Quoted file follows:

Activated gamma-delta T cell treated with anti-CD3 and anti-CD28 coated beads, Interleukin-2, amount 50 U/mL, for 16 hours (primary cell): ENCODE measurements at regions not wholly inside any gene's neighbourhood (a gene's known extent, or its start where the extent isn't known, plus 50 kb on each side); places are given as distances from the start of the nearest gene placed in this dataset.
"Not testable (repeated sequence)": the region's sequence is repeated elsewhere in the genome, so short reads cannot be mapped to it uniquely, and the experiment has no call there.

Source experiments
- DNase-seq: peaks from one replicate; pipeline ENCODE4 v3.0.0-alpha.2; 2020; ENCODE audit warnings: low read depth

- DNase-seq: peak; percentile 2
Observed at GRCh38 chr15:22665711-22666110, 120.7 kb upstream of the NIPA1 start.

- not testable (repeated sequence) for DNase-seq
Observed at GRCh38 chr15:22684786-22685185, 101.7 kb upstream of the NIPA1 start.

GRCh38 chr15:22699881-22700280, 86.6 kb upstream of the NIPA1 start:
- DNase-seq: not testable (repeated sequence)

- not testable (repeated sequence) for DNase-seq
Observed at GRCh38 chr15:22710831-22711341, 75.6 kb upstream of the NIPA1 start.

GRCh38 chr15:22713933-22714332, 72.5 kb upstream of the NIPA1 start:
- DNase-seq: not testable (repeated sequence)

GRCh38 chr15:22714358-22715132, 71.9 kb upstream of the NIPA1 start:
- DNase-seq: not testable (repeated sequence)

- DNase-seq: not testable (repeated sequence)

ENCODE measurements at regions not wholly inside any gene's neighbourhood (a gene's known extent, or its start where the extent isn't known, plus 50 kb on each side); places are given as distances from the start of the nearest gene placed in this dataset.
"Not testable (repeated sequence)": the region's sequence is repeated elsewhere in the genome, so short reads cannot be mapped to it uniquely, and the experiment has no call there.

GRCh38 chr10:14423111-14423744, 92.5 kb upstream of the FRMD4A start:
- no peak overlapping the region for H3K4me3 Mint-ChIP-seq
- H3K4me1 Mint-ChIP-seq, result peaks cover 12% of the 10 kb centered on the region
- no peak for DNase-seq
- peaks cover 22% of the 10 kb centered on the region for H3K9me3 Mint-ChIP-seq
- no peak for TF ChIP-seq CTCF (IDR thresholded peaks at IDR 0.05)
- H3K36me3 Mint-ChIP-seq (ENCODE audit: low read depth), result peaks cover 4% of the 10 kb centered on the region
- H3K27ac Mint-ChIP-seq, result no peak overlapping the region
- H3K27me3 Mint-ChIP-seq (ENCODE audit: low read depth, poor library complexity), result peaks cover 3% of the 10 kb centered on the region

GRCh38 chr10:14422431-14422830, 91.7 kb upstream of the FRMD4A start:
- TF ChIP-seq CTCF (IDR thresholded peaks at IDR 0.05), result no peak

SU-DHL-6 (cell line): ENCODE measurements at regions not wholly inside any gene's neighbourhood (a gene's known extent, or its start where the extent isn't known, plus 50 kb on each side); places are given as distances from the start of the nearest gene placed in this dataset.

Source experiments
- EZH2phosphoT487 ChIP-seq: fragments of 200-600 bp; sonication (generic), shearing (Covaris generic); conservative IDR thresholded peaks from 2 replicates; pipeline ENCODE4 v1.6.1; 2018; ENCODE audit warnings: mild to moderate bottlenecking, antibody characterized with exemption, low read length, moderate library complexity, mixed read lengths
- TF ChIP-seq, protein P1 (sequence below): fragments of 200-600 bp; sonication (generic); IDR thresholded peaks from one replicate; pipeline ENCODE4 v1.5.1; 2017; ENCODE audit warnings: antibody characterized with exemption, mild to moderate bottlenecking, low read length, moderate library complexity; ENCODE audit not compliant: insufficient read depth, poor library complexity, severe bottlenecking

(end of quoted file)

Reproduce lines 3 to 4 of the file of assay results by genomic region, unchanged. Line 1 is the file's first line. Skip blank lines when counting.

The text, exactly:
Source experiments
- DNase-seq: peaks from one replicate; pipeline ENCODE4 v3.0.0-alpha.2; 2020; ENCODE audit warnings: low read depth